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NBA 2024 offseason: DeMar DeRozan’s tepid free agent market says more about the league than the CBA

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NBA 2024 offseason: DeMar DeRozan’s tepid free agent market says more about the league than the CBA


The rule changes from the 2023 collective bargaining agreement between the NBA and its players haven’t even been fully implemented yet and they have already proven to be one of the strongest forces against player-movement in league history. The second apron broke up the Golden State Warriors. It compelled the Los Angeles Clippers to let Paul George walk for nothing instead of trading him and taking salary back. It’s an “apron world” now, as Lakers general manager Rob Pelinka put it on Tuesday. All 30 teams are living in it.

With that reality is going to come a built-in excuse. Whenever a move that would have made sense in the old world doesn’t happen, people are going to point to the CBA as the boogeyman that prevented it. This is happening, to some extent, to DeMar DeRozan.

DeRozan was an All-Star as recently as 2023. He nearly won Clutch Player of the Year last season. He hasn’t yet experienced significant statistical decline. There was a time in NBA history that such a player would be among the most coveted on the entire free agent market. It isn’t happening so far. “The kind of contract he might want just is not going to be available,” ESPN’s Adrian Wojnarowski said Tuesday. “It’s not left out there on the marketplace. The Bulls are more than willing to work out a sign-and-trade agreement to get him the years and money that he might want, but with the new salary cap rules, those are much more difficult for teams to do.”

We’re now several days into free agency. As of Tuesday night, only two teams have more than $20 million in cap space. Those teams are the Utah Jazz, who are either about to go into a rebuild, or use their cap space to renegotiate-and-extend the contract of Lauri Markkanen, and the Detroit Pistons who have more ball-handlers than they know what to do with and a serious lack of 3-point shooting to complement them. Neither appear to be obvious destinations.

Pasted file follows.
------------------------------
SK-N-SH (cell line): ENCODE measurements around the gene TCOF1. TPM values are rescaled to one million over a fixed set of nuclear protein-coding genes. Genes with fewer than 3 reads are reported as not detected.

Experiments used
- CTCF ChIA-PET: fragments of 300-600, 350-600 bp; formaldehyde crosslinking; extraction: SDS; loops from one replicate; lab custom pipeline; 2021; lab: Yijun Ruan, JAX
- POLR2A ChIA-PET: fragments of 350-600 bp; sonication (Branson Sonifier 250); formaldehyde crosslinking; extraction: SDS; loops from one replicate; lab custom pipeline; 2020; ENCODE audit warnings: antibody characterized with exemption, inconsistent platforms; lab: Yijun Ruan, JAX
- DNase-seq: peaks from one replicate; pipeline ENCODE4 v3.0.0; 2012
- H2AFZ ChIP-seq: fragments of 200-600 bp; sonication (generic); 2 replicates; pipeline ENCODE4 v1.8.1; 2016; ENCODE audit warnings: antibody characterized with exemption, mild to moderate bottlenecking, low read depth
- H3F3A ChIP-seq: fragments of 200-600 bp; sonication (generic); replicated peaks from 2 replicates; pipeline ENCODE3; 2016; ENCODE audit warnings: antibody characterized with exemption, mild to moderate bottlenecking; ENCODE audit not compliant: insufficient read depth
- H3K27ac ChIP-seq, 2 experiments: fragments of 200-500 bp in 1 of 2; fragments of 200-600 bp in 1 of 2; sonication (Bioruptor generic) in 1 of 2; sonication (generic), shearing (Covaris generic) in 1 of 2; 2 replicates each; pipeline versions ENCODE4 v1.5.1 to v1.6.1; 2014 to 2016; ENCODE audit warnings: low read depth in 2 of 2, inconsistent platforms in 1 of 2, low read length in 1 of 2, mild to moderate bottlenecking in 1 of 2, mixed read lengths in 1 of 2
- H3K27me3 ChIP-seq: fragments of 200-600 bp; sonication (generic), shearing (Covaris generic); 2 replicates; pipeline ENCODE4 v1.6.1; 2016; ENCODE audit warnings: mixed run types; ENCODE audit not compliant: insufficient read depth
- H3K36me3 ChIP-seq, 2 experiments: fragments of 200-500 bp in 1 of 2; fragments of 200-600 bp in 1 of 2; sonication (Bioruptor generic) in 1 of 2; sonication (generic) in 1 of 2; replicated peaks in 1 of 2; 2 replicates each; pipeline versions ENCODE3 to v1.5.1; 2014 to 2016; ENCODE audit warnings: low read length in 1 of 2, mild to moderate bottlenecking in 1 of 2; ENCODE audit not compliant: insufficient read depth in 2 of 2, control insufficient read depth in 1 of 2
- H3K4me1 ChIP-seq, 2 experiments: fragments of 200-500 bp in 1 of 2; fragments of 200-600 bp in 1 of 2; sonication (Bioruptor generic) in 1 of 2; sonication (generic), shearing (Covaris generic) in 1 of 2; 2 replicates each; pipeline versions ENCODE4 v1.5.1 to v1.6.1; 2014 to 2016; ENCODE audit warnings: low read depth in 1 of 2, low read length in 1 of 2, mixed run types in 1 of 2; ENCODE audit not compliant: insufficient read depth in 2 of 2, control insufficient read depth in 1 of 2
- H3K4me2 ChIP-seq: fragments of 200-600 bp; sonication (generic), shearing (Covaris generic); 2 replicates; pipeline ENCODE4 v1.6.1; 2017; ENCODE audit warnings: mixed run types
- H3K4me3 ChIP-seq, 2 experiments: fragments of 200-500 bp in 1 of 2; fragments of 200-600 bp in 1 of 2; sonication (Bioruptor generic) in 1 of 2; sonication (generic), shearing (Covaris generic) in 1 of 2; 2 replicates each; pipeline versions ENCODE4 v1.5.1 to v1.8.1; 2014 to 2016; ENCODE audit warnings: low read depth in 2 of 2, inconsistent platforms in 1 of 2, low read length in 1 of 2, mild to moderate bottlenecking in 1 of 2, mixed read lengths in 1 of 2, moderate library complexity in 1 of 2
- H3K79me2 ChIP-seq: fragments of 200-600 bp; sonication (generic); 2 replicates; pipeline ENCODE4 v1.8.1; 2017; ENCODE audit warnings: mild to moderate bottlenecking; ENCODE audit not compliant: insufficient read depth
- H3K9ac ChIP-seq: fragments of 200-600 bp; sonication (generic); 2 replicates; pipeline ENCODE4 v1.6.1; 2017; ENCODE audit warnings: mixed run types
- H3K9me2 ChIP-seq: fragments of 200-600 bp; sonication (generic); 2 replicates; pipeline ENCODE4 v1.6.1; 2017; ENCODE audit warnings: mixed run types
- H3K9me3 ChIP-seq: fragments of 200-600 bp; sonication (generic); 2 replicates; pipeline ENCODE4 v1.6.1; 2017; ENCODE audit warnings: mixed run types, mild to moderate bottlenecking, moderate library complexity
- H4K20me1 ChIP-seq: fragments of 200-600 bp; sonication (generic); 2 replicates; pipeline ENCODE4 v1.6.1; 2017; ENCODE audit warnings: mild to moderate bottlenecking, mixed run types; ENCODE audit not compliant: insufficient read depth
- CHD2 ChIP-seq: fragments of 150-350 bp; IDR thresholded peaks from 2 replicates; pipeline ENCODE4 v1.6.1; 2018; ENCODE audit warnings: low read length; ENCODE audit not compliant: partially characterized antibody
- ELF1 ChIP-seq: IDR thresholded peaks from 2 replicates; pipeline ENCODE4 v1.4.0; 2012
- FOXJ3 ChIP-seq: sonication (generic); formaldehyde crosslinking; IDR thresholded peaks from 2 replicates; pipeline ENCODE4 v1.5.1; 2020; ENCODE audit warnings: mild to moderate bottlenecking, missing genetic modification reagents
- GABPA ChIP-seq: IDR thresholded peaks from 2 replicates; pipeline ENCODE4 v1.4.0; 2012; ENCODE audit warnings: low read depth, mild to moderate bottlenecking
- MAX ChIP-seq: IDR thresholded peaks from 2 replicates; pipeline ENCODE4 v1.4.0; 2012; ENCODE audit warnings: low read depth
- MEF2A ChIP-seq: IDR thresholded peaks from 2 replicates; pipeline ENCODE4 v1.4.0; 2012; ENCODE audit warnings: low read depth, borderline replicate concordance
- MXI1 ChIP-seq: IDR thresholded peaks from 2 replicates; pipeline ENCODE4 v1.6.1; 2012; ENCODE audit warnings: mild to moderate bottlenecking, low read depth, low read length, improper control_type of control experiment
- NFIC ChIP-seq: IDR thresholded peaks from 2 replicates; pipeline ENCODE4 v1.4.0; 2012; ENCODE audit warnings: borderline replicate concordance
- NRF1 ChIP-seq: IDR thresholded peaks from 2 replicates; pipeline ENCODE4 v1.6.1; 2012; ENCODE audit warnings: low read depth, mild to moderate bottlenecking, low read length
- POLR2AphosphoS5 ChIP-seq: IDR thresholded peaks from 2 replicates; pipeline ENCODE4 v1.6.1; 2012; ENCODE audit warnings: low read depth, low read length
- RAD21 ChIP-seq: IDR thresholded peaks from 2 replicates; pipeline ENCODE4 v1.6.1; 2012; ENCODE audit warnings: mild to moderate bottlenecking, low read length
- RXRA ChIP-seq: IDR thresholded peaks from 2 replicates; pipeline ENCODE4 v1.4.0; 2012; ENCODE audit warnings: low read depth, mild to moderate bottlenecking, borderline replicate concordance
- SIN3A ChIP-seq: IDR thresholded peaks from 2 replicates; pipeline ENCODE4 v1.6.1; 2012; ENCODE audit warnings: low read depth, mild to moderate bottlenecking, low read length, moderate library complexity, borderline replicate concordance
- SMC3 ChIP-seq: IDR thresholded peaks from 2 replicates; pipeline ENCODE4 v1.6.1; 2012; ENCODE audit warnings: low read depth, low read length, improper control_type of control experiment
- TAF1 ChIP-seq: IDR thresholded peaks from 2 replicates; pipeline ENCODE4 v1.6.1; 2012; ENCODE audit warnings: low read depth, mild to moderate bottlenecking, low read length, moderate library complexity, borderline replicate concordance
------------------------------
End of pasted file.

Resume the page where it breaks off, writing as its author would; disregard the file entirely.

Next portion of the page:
Yet, to this point, the notion of a significant pay cut is reportedly still out of the question. “For the teams that might be calling or gauging interest in DeMar taking a full mid-level exception, which is around $13 million, I am told that is not even being considered right now,” Bleacher Report’s Chris Haynes said. DeRozan is still operating under the old-world assumption that he is a star and should be paid as such.

It would be tempting to sit here and say that the CBA is costing DeRozan money, but it wouldn’t necessarily be accurate. Free agency hasn’t been a major driver of player-movement for several years now. Just go back to 2022, the last offseason before this new CBA was conceived. No free agent changed teams for more than the $27.3 million annually DeRozan made on his last deal. Only two free agents changed teams for more than that $13 million starting salary that DeRozan is turning down now: Jalen Brunson and Collin Sexton, who did so as part of sign-and-trade that netted the Cavaliers Donovan Mitchell. That Sexton deal came in September. If Cleveland hadn’t had the chance to land its All-Star, Sexton may well have needed to remain with the Cavaliers on a cheap, one-year qualifying offer. Free agency just doesn’t get players paid externally to the degree that it used to.

When DeRozan was last a free agent in 2021, he needed an external force to bail him out. He has said himself he expected to land with the Lakers. They ultimately decided to trade for Russell Westbrook. There’s never been a full and clear accounting of why, but the easiest explanation is that signing-and-trading for DeRozan would have hard-capped them at the (then singular) apron. Palatable if DeRozan would leave enough money on the table. Not so much at the price he was ultimately paid. 

The first day of free agency came and went. Most of the league’s money was spent. It’s been forgotten now. There was a brief moment, even three years ago, when the basketball world thought he might be considering a mid-level deal. Even after he got paid, the widespread reaction was bewilderment. John Hollinger explained it in a story for The Athletic:

“Consider this: If they had paid half as much — $14 million a year — who was outbidding them? The Clippers and Lakers only had the taxpayer midlevel exception. The Knicks quickly burned through their cap space to lock in the six seed for the next three years. The only teams with the space to make a move here were Oklahoma City, which isn’t rebuilding around a 32-year-old, and DeRozan’s own team in San Antonio, which didn’t seem to be in that big a rush to bring him back.”

So what we have here are two separate free-agency markets that operated under two different sets of CBA rules. In both, the market for DeRozan was seemingly limited. In 2021, one team stepped up and met DeRozan’s demands. Thus far in 2024, they have not. So why is that?

Well, it’s probably pretty simple. The NBA values different things today than it did in the past. The NBA champion Boston Celtics ranked No. 1 in 3-point attempts and No. 2 in defense. The youngest No. 1 seed in NBA history, the Oklahoma City Thunder, ranked No. 4 in defense and led the NBA in 3-point percentage. Mikal Bridges brings other things to the table, but he is primarily known as perhaps the pinnacle of the modern 3-and-D archetype. He just got traded for five first-round picks.